Using the principals of design in your landscape
By Katie Costain and Ben Freeman
The principles of design and composition help create a harmonious object or space. These principles are translatable across many mediums and while some may be more important than others depending on the discipline, they are the fundamentals of all good and robust design.
They are used every day by architects and designers, and can be easily employed by you too if you choose to design your garden yourself. Here are a few of the basics to get you started.
A line is a way of defining the form of an object, creating movement and giving your eye a path to travel across your landscape. In design, straight lines are sharp, powerful and indicate length. By contrast, curves convey a sense of the organic, soft curving lines can reflect the human body and are often pleasing and softening in your landscape.
Angles can create discourse and edginess, but they can also create a sense of structure and strength. Use and take inspiration from the lines of your house, the seasonal lines the sun follows, lines the shadows create. You can also use sight lines from key spaces inside your home, and then again, eye lines from your neighbour’s house. When drawing a plan, find interesting intersections where lines meet and the shapes these lines create.
Shape and form
By using the right shapes, sizes and proportion, you can enhance the organic shapes of plants, creating a beautiful balance and sense of depth. You can also create a strong sense of shape and form with planting alone. Try mixing small leaf shrubs placed behind the striking form of spear shaped leaved plants and flaxes, or larger leaves mixed with grasses or succulents for an exuberant palette of texture and forms in your space.
The relationship of forms in any spatial design is so important. How the forms in your landscape connect and relate with each other determine how you will move around and perceive your landscape.
Creating space is easy; creating a sense of space is difficult. The term ‘form follows function’ should be the moniker of every designer and it is an absolute golden rule when designing your landscape.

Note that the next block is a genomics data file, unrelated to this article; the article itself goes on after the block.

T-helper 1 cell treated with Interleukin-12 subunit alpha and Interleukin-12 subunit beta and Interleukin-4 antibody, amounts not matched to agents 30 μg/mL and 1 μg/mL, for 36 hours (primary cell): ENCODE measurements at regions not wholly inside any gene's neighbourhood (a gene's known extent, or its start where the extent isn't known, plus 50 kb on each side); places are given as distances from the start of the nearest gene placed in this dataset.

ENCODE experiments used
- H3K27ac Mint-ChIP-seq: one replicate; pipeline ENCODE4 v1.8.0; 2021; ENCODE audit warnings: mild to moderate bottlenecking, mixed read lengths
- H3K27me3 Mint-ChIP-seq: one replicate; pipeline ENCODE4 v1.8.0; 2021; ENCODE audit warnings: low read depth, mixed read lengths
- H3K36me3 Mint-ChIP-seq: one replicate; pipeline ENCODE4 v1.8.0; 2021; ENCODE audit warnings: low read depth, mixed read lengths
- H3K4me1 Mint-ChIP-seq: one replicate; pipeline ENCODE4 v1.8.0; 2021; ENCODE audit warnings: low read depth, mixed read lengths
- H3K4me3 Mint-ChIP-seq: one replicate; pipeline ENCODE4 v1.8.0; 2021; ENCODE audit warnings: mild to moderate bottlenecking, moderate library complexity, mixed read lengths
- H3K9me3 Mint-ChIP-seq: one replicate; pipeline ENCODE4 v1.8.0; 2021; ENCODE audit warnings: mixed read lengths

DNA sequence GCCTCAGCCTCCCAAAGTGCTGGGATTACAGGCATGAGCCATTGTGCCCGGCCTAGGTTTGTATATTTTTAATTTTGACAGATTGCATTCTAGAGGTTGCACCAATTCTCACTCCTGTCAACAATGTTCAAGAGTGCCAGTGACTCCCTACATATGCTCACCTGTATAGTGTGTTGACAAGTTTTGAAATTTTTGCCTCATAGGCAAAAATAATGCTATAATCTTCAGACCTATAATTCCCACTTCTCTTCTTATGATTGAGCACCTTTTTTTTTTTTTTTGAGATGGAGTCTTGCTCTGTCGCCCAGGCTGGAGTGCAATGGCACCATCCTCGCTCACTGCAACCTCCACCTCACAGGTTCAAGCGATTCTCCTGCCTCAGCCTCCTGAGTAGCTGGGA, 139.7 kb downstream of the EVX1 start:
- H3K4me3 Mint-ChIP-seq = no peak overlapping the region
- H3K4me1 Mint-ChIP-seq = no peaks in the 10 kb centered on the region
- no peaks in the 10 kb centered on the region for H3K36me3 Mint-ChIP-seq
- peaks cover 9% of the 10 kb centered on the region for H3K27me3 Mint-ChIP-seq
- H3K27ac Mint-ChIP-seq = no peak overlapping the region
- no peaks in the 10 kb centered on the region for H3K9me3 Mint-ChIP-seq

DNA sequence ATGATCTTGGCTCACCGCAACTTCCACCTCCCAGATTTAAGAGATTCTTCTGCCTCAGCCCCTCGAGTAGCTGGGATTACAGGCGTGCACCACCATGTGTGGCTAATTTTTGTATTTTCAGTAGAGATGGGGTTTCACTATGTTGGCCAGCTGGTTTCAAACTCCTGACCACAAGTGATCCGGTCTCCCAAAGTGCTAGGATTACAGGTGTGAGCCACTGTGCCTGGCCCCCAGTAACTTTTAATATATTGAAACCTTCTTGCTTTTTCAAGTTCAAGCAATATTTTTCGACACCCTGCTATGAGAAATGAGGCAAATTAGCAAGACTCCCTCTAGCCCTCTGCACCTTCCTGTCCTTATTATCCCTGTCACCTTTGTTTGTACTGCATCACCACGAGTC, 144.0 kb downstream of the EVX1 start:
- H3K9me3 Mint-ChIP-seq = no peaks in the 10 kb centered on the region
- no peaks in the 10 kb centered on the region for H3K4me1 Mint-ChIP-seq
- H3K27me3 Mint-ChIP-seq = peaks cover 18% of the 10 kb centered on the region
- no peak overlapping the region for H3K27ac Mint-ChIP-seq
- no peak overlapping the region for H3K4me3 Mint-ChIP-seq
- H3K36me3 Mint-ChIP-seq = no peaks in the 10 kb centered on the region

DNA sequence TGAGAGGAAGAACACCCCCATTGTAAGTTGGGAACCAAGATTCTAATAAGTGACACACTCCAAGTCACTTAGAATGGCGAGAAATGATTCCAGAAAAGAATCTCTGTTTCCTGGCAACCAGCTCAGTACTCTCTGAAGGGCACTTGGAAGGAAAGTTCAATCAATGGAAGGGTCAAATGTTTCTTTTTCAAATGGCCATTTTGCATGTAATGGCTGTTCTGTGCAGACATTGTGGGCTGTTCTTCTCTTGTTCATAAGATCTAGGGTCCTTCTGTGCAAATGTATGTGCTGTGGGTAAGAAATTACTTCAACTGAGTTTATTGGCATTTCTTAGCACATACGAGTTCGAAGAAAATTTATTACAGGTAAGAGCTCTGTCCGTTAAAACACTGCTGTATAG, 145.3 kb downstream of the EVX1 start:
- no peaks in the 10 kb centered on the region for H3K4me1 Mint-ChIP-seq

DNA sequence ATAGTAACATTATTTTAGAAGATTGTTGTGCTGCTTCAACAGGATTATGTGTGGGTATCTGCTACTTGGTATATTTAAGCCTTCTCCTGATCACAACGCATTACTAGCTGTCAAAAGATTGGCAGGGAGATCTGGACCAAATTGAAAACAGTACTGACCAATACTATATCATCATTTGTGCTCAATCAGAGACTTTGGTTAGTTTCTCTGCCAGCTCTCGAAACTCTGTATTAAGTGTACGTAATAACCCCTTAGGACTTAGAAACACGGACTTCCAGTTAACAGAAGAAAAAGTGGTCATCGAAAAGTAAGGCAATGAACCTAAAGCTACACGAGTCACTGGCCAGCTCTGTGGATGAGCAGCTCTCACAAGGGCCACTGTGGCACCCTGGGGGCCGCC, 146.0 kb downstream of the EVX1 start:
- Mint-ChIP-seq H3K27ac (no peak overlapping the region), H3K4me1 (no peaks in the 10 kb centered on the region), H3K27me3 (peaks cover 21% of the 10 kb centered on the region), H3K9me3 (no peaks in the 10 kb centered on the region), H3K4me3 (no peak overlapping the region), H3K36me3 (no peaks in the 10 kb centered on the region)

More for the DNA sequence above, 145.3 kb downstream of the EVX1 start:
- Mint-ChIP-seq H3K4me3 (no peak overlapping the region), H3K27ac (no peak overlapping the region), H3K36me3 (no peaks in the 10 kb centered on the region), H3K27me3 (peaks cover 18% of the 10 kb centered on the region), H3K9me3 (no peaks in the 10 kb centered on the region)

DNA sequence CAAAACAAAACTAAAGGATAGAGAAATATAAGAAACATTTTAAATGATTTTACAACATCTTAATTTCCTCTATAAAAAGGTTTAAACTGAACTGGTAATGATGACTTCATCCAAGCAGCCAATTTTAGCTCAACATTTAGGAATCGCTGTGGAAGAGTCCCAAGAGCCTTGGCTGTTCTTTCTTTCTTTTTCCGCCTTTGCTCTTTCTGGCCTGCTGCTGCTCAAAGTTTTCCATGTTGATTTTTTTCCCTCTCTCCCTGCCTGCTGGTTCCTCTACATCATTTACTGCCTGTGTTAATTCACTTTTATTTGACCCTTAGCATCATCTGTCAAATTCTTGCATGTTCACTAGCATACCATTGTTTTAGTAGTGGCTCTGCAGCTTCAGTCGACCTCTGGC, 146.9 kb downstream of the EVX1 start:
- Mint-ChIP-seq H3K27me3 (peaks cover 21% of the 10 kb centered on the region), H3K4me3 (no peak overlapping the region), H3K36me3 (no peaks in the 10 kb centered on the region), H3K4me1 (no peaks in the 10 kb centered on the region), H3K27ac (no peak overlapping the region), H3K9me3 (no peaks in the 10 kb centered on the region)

First, identify what it is you need the space for. Is it for entertaining? Is it for enjoying breakfast or for enjoying your spa pool? These questions will define the use of the space and then describe the type of space you need. A spa area tells us you may want a more private and therefore intimate space, while an entertaining space is more public and therefore needs to be an open and inviting space.
Positive and negative space
The use of positive and negative space is a great tool in creating composition and organisation in your design. Consider an object as positive space and the space around the object as negative space.
By using more negative space you are increasing the hierarchy of the positive space. For example, the importance of a feature plant is given more hierarchy when it has space around it than if it was planted amongst dense planting. Although do be careful, too much negative space, and the positive object can look a little lonely.
Hierarchy is a term used to describe the importance of elements in a design. It creates a narrative or story for the eye to follow. Consider your landscape and figure out what is the most important element you would like to showcase and give it hierarchy. Try adding height such as a raised terrace. Visually, elevated elements stand above the rest.
The use of light in design is so important, without it we wouldn’t really see much of the design, so use plenty of it! It is also a great tool to establish hierarchy by spotlighting elements in your landscape. When designing your landscape, consider light in your garden, the path the sun takes and the shadows that are cast as a result. Using up-lighting is a fantastic way to create drama and sometimes even prestige in your landscape. In contrast, background lighting creates a sense of depth, whilst still highlighting the garden.
You can create depth in your garden by layering plants. Taller plants belong at the back, medium sized in the middle and ground covers at the front of the garden bed. This not only adds a physical depth, but if done correctly, it can provide depth through colour and texture too.
These are a few of the design principles and composition tools used by designers
to achieve a harmonious, and more importantly, functional design. It may be a little overwhelming when considering creating a plan for your landscape, but these principles will help you establish a well-considered design.
Katie Costain and Ben Freeman are the directors of Billygoat Landscape Architecture (BGLA), based in Canterbury and Wellington. For more information, visit www.bgla.co.nz